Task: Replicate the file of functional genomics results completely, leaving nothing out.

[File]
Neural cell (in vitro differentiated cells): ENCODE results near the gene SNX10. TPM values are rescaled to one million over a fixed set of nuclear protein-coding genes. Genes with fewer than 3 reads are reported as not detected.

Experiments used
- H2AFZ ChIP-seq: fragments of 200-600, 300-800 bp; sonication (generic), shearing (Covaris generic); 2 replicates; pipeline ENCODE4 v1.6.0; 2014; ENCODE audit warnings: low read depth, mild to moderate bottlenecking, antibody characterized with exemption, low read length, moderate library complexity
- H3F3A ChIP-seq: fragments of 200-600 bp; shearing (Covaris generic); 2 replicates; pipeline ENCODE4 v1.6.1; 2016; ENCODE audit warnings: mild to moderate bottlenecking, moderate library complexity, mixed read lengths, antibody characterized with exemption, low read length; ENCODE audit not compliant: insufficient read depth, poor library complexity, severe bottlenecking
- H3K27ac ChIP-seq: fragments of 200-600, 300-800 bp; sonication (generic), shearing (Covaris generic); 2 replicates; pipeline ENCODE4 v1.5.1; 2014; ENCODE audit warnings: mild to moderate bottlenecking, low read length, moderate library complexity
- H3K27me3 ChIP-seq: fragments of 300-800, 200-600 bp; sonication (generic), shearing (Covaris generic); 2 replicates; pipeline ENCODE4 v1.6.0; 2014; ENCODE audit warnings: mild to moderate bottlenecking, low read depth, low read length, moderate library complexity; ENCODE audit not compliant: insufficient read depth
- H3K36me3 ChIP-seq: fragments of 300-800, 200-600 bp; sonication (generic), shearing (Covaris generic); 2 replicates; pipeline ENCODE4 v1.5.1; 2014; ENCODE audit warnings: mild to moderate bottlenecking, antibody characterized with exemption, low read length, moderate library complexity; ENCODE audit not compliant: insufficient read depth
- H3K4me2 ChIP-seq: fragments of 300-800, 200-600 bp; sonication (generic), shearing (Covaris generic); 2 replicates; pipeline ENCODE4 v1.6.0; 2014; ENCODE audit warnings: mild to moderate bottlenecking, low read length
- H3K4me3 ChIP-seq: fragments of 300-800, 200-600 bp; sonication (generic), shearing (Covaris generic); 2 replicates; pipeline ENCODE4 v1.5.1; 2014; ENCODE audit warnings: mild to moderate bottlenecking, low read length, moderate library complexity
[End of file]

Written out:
Neural cell (in vitro differentiated cells): ENCODE results near the gene SNX10. TPM values are rescaled to one million over a fixed set of nuclear protein-coding genes. Genes with fewer than 3 reads are reported as not detected.

Experiments used
- H2AFZ ChIP-seq: fragments of 200-600, 300-800 bp; sonication (generic), shearing (Covaris generic); 2 replicates; pipeline ENCODE4 v1.6.0; 2014; ENCODE audit warnings: low read depth, mild to moderate bottlenecking, antibody characterized with exemption, low read length, moderate library complexity
- H3F3A ChIP-seq: fragments of 200-600 bp; shearing (Covaris generic); 2 replicates; pipeline ENCODE4 v1.6.1; 2016; ENCODE audit warnings: mild to moderate bottlenecking, moderate library complexity, mixed read lengths, antibody characterized with exemption, low read length; ENCODE audit not compliant: insufficient read depth, poor library complexity, severe bottlenecking
- H3K27ac ChIP-seq: fragments of 200-600, 300-800 bp; sonication (generic), shearing (Covaris generic); 2 replicates; pipeline ENCODE4 v1.5.1; 2014; ENCODE audit warnings: mild to moderate bottlenecking, low read length, moderate library complexity
- H3K27me3 ChIP-seq: fragments of 300-800, 200-600 bp; sonication (generic), shearing (Covaris generic); 2 replicates; pipeline ENCODE4 v1.6.0; 2014; ENCODE audit warnings: mild to moderate bottlenecking, low read depth, low read length, moderate library complexity; ENCODE audit not compliant: insufficient read depth
- H3K36me3 ChIP-seq: fragments of 300-800, 200-600 bp; sonication (generic), shearing (Covaris generic); 2 replicates; pipeline ENCODE4 v1.5.1; 2014; ENCODE audit warnings: mild to moderate bottlenecking, antibody characterized with exemption, low read length, moderate library complexity; ENCODE audit not compliant: insufficient read depth
- H3K4me2 ChIP-seq: fragments of 300-800, 200-600 bp; sonication (generic), shearing (Covaris generic); 2 replicates; pipeline ENCODE4 v1.6.0; 2014; ENCODE audit warnings: mild to moderate bottlenecking, low read length
- H3K4me3 ChIP-seq: fragments of 300-800, 200-600 bp; sonication (generic), shearing (Covaris generic); 2 replicates; pipeline ENCODE4 v1.5.1; 2014; ENCODE audit warnings: mild to moderate bottlenecking, low read length, moderate library complexity